Saturday, June 21

REVIEW: Jersey Boys

Directed by Clint Eastwood
2014 Musical Biography
2 hours 14 minutes
From Warner Bros.

John Lloyd Young
Erich Bergen
Vincent Piazza
Michael Lomenda
Mike Doyle
Christopher Walken

I dunno... maybe if I hadn't just seen the hit musical play about a year ago.  Recalling that I left the theater practically dancing to my car, with the sounds of soaring trumpets in my ears and familiar bits of so many hit tunes spilling out of my mouth, I hoped to duplicate that experience in leaving the film.  Not even close.  It may be that moviegoers will enjoy this film more than I did if they didn't see the play.  I'm guessing that will be the case.

When I first heard that Clint Eastwood was going to direct it, I immediately thought oh no, no, no.  (Was Rob Marshall-- of Chicago fame-- busy?  It needed his panache.)  But the more I thought about it, I decided to give Eastwood the benefit of the doubt.  He was a musical kind of guy.  Didn't he write the scores of about seven of his films?  He directed Bird, which certainly had a little something to do with music, as did Honkeytonk Man.  Maybe to stretch the point I could add he did some singing in Paint Your Wagon.  Nonetheless I have returned to my original notion.  I don't think this was a good choice.  It seems like the old warrior has dropped his spear.  He didn't make my day.

That panache that I mentioned...?  Yeah, that's what was missing.  Mostly it was pretty blah.  I wanted some thrumming electricity to those songs... some gusto, especially in a showstopper at the end.  Yeah, yeah, I know they intended what I saw to be a showstopper but it seemed as sluggish as the rest of the affair.  Even the mean streets theme (a way over-done segment on paying back loans to the mob) wasn't so mean.  We needed something to knock the film out of the park and Eastwood just didn't deliver.

The story of The Four Seasons is a rags-to-riches one in which a band gave us one of the most enduring sounds of the 60s while privately trying to get along with one another.  We are treated to the glorious falsetto sounds of lead singer, Frankie Valli; the band's conceited leader, the destructive Tommy DeVito; prolific songwriter Bob Gaudio, and Nick Massi, who got a bit lost in the shuffle in real life and in the movie. The film is at its most lively when we are treated to the various skirmishes and hassles the members have with one another.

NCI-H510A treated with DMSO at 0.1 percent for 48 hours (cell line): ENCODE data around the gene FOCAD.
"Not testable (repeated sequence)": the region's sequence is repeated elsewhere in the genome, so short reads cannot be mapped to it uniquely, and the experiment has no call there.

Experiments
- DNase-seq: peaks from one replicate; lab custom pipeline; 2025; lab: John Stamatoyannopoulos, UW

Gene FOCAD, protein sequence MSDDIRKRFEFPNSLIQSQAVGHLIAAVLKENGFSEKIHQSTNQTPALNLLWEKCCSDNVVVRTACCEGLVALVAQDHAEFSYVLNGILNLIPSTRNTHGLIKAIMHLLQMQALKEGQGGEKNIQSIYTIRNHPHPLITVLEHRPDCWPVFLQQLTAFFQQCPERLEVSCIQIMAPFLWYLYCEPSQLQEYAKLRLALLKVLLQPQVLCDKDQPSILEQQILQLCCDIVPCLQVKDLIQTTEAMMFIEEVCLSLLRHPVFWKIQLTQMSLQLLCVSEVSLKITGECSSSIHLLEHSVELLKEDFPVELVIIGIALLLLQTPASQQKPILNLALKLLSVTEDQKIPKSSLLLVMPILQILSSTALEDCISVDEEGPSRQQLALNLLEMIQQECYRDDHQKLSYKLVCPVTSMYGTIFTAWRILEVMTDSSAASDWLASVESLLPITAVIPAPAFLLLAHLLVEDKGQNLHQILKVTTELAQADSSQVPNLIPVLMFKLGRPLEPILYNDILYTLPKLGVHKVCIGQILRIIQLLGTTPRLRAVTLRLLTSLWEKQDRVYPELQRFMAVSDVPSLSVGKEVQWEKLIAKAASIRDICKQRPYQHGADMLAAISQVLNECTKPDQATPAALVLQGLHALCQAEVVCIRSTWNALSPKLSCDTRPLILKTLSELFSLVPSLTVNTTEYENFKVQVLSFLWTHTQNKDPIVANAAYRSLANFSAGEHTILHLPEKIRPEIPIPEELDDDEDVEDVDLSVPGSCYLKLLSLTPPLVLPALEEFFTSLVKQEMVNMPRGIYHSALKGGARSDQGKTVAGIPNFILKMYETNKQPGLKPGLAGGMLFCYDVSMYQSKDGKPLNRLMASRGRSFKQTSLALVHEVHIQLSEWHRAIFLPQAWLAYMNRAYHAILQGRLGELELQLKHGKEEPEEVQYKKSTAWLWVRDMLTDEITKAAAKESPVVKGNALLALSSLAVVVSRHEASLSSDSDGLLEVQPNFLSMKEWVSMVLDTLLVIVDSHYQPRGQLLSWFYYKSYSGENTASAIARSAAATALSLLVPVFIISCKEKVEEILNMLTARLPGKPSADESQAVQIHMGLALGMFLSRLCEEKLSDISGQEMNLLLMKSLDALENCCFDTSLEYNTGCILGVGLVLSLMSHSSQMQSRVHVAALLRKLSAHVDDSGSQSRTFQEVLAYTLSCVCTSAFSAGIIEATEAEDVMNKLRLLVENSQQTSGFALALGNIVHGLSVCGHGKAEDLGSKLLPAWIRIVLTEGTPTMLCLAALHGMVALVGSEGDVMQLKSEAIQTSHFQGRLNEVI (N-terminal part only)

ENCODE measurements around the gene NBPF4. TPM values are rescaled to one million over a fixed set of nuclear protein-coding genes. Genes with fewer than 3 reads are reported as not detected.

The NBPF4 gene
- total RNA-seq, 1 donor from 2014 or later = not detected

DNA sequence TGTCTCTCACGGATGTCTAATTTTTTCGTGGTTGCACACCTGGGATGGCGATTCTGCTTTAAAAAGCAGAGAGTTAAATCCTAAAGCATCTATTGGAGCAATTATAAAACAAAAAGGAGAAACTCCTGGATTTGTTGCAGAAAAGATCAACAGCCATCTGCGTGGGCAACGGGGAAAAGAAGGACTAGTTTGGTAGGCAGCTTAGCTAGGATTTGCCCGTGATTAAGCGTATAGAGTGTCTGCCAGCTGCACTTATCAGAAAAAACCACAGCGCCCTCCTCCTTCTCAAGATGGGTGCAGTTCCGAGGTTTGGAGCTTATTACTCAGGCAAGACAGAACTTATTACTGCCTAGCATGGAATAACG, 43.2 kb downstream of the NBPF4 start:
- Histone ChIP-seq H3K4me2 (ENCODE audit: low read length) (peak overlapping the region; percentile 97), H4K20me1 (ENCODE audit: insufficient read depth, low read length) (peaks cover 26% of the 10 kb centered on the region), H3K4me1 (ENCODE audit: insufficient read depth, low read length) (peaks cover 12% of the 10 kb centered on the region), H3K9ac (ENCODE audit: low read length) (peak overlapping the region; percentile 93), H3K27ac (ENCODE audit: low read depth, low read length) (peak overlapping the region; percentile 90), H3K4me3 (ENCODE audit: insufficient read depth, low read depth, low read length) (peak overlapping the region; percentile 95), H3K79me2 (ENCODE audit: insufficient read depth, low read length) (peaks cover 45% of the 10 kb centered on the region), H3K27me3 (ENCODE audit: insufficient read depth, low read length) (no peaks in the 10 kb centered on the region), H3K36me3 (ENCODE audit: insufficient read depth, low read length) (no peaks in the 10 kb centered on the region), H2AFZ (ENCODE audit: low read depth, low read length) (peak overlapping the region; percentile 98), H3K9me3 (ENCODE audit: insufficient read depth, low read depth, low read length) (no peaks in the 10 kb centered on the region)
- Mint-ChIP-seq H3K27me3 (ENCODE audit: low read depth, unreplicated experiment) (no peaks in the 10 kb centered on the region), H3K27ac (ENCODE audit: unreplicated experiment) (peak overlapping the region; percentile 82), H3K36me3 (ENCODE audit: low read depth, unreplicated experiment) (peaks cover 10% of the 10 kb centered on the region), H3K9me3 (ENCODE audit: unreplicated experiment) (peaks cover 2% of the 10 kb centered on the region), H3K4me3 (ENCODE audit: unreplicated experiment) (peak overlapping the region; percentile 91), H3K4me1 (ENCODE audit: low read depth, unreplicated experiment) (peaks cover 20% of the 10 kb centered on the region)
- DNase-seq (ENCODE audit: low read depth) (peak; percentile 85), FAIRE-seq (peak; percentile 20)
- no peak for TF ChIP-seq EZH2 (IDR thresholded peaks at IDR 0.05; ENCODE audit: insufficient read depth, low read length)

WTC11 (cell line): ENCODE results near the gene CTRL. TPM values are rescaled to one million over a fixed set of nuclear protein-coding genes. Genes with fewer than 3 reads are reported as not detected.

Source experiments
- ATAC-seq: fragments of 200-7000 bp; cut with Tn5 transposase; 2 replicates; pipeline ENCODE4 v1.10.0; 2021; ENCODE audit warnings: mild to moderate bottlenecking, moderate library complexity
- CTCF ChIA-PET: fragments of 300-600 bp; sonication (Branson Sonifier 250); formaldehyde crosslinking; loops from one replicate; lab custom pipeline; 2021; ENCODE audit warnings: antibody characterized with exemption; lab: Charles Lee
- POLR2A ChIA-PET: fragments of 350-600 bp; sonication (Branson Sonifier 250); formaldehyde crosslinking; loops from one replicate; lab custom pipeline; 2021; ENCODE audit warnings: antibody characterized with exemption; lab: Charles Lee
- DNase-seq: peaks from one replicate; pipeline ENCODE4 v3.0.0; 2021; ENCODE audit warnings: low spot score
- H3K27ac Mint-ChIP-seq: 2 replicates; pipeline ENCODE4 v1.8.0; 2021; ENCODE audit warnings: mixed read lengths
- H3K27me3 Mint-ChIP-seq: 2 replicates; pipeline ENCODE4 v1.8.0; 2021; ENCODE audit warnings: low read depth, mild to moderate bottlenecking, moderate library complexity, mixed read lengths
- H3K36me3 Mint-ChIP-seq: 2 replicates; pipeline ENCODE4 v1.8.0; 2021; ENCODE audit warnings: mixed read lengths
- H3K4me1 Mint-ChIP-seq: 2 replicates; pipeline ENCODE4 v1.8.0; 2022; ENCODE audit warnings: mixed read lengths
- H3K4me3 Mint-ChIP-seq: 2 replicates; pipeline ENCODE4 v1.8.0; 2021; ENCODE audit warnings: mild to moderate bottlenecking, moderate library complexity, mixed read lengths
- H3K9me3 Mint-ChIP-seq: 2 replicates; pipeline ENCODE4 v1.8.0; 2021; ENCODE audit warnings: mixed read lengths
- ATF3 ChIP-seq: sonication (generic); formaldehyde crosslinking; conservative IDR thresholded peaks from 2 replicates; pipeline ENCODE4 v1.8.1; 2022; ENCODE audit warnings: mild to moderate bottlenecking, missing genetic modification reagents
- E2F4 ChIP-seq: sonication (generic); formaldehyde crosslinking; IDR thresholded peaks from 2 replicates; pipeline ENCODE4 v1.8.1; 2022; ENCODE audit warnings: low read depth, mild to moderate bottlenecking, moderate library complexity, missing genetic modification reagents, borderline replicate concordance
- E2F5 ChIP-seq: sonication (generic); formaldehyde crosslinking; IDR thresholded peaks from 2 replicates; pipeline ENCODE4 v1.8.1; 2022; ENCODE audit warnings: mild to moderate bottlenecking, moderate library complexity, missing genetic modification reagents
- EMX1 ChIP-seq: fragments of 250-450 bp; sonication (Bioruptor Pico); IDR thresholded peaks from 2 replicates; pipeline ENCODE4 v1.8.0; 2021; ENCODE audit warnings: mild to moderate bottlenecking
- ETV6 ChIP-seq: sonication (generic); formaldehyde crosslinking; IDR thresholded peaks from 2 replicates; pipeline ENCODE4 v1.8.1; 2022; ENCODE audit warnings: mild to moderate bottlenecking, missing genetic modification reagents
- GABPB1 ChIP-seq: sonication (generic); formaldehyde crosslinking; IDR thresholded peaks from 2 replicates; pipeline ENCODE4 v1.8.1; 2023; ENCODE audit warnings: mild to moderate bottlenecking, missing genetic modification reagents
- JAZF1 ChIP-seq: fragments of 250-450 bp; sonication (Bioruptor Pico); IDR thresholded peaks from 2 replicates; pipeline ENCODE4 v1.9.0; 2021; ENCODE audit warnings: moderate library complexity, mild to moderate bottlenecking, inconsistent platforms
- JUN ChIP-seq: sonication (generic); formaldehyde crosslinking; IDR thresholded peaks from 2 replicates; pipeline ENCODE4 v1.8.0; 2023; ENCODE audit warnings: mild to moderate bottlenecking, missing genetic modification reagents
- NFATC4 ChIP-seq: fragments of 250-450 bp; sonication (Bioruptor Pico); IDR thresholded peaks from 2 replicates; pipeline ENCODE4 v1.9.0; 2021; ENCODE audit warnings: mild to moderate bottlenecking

What was a good move here is the casting.  Kudos to Eastwood for casting Broadway Tony award-winning lead, John Lloyd Young, who is nothing short of terrific (although a bit long in the tooth to be playing a 16-year old).  While I had seen him perform bits of his Valli role on various shows, I had never seen him in person.  This will be as in person as I will get and I am grateful.  I'm sure he is, too.

Two other cast members, Bergen and Lomenda, have been in various incarnations of the play, so we have three of the four bringing some history to their parts.  New to the piece altogether is Piazza who arguably is the best thing about it (apart from Young's singing) in a role that any actor could dig his teeth into.

That old scene-stealer Christopher Walken is not given much to do except to lend his name and steal scenes.  Imagine casting him as a mob guy.

All four lead actors also talk directly to the camera.  One even stops singing a song to do so.  You know what?  I don't like it.  It is distracting and disrupts the flow and annoys the hell out of me.  (The only time I have ever seen this technique work well at all was in Shirley Valentine.)  It was also done in the play-- talking to the audience-- but it seems to work better on the stage.

Throughout we hear one or more characters say... it's about the music.  Well, yeah.  Too bad it seemed somewhat of an afterthought here.  Movies of plays usually open things up a bit since movies have so much more at their disposal than what we see on a simple stage.  Eastwood did open it up but that seemed to result in the songs being carelessly thrown in here and there, some not even being sung from start to finish. 

Guess what?  I wanted to hear them from start to finish and I wanted to feel some excitement sitting there in the dark waiting for the next great Four Seasons number.  I'm still waiting...

The Directors


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